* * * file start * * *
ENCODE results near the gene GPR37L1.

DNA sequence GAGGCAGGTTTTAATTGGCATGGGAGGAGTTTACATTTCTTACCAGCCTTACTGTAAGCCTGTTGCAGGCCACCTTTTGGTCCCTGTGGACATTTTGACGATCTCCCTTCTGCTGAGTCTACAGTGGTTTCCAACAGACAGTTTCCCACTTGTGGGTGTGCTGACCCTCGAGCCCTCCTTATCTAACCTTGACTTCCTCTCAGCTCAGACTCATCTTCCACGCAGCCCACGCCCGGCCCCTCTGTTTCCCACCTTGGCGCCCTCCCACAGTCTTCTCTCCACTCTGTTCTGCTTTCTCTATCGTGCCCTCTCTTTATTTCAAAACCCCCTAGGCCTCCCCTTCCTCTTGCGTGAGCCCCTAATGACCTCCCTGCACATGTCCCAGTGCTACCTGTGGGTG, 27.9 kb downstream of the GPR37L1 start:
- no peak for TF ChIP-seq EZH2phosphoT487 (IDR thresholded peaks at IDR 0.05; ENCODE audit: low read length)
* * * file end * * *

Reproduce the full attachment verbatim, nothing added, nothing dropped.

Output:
ENCODE results near the gene GPR37L1.

DNA sequence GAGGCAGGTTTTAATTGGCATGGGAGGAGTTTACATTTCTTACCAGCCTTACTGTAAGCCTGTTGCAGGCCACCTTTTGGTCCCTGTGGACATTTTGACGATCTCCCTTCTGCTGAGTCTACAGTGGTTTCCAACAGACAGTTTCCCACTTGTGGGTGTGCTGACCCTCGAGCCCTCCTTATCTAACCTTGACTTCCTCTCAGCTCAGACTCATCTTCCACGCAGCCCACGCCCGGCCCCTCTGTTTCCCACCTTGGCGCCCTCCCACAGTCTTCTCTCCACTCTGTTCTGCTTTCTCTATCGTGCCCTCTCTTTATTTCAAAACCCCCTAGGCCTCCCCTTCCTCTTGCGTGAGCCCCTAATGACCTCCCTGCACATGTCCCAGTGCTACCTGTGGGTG, 27.9 kb downstream of the GPR37L1 start:
- no peak for TF ChIP-seq EZH2phosphoT487 (IDR thresholded peaks at IDR 0.05; ENCODE audit: low read length)